- Terry Blount, ESPN Seattle Seahawks reporter
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NEW YORK -- The talk is over, and the day finally is here: Super Bowl Sunday.
1. Pressure Peyton Manning: It’s a mammoth task against a quarterback who gets rid of the football so quickly, but it isn’t so much about getting sacks as it is putting enough pressure on Manning to take him out of his comfort zone.
Everyone knows Manning is a classic pocket passer. He likes to step up in the pocket to make his throws. That will make it difficult for a talented edge-rusher like Cliff Avril to get to Manning.
So the Seahawks have to get pressure up the middle with their defensive tackles -- Brandon Mebane, Clinton McDonald and Tony McDaniel. Big Red Bryant will also get a push in the middle sometimes, and they might use some stunts with end Michael Bennett rushing up the middle when he lines up outside. Also, look for middle linebacker Bobby Wagner to blitz a couple of times.
"There’s no certain way to get to Manning," Bennett said. "It comes down to doing what we do and beating your man."
2. Let the quiet Beast loudly rumble: It’s been a strange and somewhat stressful week for Marshawn Lynch, having to do media sessions on three consecutive days. Not his cup of tea, and a distraction the Seahawks could have lived without, but that is all behind them now.
Lynch was successful on runs up the middle in the first two playoff games this season, but the Seahawks should try more off-tackle runs and toss sweeps against Denver. The Broncos have Terrance Knighton at nose tackle, a mountain of a man at 340 pounds. He’s a run-stuffer.
When asked what his biggest concern was regarding the Denver defense, Lynch didn’t hesitate. "Pot Roast," he said, which is Knighton’s nickname. "He’s a big boy."
The Seahawks might use a third tackle with Alvin Bailey, as they did against the 49ers, to line up with tight end Zach Miller and use a muscle push to run Lynch off the edge of the line and hope he goes Beast Mode.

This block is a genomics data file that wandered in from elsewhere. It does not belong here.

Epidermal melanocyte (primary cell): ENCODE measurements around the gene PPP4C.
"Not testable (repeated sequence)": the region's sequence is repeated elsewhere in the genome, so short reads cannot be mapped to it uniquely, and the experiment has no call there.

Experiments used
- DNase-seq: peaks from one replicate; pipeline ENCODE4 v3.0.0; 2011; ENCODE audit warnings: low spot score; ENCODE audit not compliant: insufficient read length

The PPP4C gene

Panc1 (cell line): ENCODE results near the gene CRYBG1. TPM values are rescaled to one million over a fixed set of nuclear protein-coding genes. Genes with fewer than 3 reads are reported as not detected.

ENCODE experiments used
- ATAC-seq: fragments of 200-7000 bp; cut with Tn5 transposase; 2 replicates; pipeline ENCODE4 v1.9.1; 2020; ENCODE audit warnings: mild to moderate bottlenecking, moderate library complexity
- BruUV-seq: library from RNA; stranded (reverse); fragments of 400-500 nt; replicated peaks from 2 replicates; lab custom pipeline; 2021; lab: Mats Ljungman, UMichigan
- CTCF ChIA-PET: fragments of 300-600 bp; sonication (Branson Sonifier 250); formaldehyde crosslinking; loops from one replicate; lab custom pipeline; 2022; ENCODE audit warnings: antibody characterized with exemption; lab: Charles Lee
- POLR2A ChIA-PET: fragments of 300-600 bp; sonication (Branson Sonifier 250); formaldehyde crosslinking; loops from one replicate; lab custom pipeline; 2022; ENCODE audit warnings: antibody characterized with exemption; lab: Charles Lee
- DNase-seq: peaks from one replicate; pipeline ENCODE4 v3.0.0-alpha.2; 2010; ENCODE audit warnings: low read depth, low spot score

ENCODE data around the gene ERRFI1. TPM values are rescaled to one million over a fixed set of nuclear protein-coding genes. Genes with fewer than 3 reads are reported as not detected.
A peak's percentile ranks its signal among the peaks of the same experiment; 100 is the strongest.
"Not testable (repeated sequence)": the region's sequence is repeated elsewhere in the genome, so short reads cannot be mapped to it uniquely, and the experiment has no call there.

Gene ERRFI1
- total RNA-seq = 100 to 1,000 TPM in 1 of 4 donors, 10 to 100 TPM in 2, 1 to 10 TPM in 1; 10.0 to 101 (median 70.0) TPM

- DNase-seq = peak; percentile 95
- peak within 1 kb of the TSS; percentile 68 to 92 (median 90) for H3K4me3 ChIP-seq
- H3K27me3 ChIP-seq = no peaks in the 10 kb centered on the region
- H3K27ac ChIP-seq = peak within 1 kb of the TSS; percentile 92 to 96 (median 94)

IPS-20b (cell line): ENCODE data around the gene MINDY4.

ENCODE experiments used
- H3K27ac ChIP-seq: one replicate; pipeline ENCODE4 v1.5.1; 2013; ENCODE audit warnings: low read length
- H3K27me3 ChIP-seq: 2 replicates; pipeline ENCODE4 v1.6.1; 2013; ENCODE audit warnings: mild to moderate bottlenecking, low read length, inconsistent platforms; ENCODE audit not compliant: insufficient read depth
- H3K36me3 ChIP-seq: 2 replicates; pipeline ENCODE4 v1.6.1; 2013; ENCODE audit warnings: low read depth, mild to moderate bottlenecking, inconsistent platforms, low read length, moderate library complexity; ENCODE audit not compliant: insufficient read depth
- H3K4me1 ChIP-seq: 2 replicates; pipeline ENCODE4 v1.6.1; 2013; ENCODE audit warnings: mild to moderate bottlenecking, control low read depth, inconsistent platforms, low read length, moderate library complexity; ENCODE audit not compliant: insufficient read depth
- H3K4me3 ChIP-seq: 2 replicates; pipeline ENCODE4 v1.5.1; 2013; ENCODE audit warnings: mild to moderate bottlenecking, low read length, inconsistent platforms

3. Keep the Broncos guessing with Harvin: The Seahawks need to make the most of their X factor in receiver Percy Harvin. The Denver defense can’t know exactly how to account for a guy who played only six quarters this season, but they know he’s faster than a cheetah with its tail on fire.
So make them worry about Harvin on almost every play by putting him in motion and lining him up in different spots. Get the ball to him early so Denver will know he’s part of the plan. Someone for Denver will have to spy him, meaning someone else on the Seattle offense -- receivers Golden Tate or Doug Baldwin -- will get free.
"We’re excited to have Percy back, because he brings more to the table," Tate said. "He's going to open it up for other guys more."
4. Punish the Broncos on crossing routes: The Seattle defense can’t allow Manning and his receivers to nickel-and-dime them to death with short passes over the middle and quick slants.
And if receiver Wes Welker wants to try a pick-play block, have strong safety Kam Chancellor waiting to greet him. Linebackers Malcolm Smith and K.J. Wright also have to get physical on these plays and let the Broncos know there is a price to pay every time they catch a pass in the middle of the field.
"We are a physical bunch," Chancellor said. "We like to be physical. We like to be hands-on. We like to make you feel our presence. That’s how we operate."
5. Play with poise: This is the most important point. Seattle is the more talented team overall, but the Seahawks must play smart and not get over-amped in the biggest game of their lives. Careless personal fouls and false starts can be the difference in the game, and too much emotion can cause a player to make a mistake he wouldn’t normally make.
The Seahawks did a great job of controlling their emotions in the NFC Championship Game against the hated 49ers. Well, until the end when cornerback Richard Sherman went on testosterone overload after the game-saving play. But the game was decided at that point, so have at it.
The same is true in the Super Bowl. Play your game and don’t give the Broncos a freebie. Do what you did to get here.
"Respect the journey," said Seattle quarterback Russell Wilson. "But at the same time, enjoy the moment. Take it all in. It is real. Just be poised and respect the process. I’m going to play with a smile on my face and just go for it."
Good advice. If the Seahawks follow it, that should be enough.
NEW YORK -- The talk is over, and the day finally is here: Super Bowl Sunday.Here are five things the Seattle Seahawks must do well to defeat the Denver Broncos at MetLife Stadium:1.